Helping heroes

Helping heroes

After the tragic events of Sept. 11, thousands of citizens responded by volunteering to help in any way they could.

To provide a framework for those volunteers, then president George W. Bush launched the Medical Reserve Corps (MRC) in 2002. MRC units contribute their skill and expertise throughout the year as well as during times of community need.

Advocate Good Shepherd Hospital  nurse Mary Cote volunteers her time with the McHenry County, Ill., MRC and recently became part of the newly formed Fire Rehab team.

This group of health professionals is a specially-trained team that responds when a larger fire occurs requiring multiple departments to respond to the situation. Their main role is to care for the well-being of the first responders who often dedicate themselves too much to rescuing lives and property and don’t focus enough on their own health.

“Our job really is to take care of those first responders. Not only do they wear 60 plus pounds of gear, but their body heat can rise to nearly 104 degrees,” Cote says. “Those types of extreme conditions with large fires are extremely dangerous to the firefighters.”

The McHenry County MRC is an important part of the county health department’s emergency preparedness and response strategy. MRC volunteers come from both medical and non-medical backgrounds and are pre-identified, trained and credentialed.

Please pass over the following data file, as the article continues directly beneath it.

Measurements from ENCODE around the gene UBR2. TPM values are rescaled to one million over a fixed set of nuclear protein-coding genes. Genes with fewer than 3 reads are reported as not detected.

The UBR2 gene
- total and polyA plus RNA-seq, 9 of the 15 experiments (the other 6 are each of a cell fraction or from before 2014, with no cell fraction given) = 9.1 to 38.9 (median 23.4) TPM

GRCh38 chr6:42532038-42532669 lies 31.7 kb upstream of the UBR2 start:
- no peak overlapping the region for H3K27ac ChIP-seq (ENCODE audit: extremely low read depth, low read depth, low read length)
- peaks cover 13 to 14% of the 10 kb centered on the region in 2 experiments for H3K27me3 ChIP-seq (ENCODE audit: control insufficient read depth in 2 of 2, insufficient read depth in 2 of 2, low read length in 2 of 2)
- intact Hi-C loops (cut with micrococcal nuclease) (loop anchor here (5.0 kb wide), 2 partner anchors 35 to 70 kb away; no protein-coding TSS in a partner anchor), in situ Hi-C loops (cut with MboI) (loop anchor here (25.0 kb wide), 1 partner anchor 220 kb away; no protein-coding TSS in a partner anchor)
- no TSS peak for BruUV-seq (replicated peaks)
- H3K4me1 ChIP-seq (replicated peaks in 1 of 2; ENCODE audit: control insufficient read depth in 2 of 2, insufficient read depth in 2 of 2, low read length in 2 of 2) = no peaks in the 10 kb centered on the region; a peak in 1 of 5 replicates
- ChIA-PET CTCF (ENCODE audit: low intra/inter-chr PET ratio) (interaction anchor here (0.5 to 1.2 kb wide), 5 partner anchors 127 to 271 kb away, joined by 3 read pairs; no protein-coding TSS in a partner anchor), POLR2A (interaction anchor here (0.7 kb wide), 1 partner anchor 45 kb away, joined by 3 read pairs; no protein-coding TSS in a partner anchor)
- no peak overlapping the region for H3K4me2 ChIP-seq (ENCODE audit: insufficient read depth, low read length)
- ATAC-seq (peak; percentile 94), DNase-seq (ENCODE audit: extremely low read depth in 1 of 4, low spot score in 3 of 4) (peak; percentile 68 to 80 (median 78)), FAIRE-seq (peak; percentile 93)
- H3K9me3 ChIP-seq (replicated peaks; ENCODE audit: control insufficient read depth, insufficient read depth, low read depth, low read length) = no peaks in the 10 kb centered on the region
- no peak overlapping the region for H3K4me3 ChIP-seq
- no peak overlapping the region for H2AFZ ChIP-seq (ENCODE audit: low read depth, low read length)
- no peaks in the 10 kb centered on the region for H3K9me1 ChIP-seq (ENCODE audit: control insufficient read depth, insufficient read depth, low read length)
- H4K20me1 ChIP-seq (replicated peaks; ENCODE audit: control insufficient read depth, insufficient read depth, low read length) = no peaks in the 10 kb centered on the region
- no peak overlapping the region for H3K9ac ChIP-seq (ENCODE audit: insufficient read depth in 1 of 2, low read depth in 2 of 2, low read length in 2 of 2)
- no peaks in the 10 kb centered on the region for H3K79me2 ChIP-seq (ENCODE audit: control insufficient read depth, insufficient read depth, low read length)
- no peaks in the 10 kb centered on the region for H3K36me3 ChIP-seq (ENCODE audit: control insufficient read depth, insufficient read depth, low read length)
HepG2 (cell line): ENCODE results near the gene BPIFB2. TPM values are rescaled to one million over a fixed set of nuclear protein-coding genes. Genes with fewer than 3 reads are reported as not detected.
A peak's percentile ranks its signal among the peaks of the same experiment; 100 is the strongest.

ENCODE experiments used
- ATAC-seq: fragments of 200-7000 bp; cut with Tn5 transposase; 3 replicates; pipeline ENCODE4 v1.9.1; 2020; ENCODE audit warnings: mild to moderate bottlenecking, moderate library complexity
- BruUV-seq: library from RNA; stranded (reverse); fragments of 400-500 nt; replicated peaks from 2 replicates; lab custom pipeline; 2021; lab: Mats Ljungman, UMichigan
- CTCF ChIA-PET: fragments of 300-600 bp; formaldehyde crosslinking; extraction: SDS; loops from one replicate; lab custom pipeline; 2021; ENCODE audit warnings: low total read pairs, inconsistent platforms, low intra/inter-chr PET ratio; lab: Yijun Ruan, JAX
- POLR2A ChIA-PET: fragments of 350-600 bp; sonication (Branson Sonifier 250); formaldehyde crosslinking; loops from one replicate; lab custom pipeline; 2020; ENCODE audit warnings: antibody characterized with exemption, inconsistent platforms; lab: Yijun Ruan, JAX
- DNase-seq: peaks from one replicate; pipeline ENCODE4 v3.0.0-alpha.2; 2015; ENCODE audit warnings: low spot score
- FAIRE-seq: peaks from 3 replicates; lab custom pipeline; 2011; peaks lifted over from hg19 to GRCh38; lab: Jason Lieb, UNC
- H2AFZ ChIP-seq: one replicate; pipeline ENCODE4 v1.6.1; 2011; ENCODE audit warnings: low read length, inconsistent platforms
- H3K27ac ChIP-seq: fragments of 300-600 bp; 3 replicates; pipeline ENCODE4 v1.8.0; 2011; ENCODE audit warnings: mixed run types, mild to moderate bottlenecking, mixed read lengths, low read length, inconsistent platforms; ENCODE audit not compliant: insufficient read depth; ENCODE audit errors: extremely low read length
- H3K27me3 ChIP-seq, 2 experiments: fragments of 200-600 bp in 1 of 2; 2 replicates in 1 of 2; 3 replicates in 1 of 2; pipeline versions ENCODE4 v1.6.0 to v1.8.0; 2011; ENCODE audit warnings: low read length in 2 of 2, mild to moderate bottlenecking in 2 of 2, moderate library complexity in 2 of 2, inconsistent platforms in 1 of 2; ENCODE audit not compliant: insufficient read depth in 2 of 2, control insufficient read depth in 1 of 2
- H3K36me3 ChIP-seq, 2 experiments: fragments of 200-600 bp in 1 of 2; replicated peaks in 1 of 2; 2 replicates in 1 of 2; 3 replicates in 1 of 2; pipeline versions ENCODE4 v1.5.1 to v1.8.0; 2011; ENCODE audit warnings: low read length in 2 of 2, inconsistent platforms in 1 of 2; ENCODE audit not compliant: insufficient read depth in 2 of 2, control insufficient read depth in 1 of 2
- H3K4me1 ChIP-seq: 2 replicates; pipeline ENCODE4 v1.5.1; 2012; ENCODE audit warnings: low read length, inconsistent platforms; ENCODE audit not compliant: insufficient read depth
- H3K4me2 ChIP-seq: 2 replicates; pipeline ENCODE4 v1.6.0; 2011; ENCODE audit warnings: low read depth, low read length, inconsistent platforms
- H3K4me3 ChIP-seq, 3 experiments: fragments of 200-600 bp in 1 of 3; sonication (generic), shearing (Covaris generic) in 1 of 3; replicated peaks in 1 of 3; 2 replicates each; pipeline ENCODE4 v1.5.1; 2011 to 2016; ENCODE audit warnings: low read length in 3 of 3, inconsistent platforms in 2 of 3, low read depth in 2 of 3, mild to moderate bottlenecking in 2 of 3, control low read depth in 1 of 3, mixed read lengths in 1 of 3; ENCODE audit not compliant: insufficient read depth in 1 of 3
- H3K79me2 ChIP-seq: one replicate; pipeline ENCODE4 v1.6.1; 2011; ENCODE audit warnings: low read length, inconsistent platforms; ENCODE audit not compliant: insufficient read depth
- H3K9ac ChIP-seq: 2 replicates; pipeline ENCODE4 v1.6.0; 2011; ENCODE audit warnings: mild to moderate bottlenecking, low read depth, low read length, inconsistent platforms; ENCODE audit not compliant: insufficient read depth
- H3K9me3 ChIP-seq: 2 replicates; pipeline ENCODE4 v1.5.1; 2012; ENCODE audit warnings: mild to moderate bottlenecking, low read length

Since forming in April of 2013, the Fire Rehab team has already responded to a multiple alarm fire, occurring in Crystal Lake, Ill., in May.

“This fire was in a community with no fire hydrants and wood shingle roofs on a windy day. The conditions really couldn’t get much worse and the firefighters exerted themselves so much due to the need to carry the water themselves to the houses,” Cote says. “We work with the chief and incident command leader to identify when firefighters need to be pulled so they can rest and resume normal body temperatures and vitals. They must sit for at least 10 minutes to rest but ideally it would be 20 minutes. We can’t always get them to sit on the sidelines that long.”

Growing up, Cote wanted to be a paramedic and even considered being a medic in the military to get that critical care training. Instead she went to nursing school serving both as a cardiac nurse at Good Shepherd Hospital in Barrington, Ill. and now in the post-anesthesia care unit (PACU).

“I enjoy volunteering with the MRC and Fire Rehab team which allows me to give back to my community.  The day of the Crystal Lake fire, we transported three firefighters to local hospitals and potentially saved their life,” Cote says. “I want to make sure those running into the fire make it home safe to their families later that night.”

This past spring, Mary was recognized by Good Shepherd Hospital as Nurse of the Year for Volunteerism.

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health enews Staff
health enews Staff

health enews staff is a group of experienced writers from our Advocate Aurora Health sites, which also includes freelance or intern writers.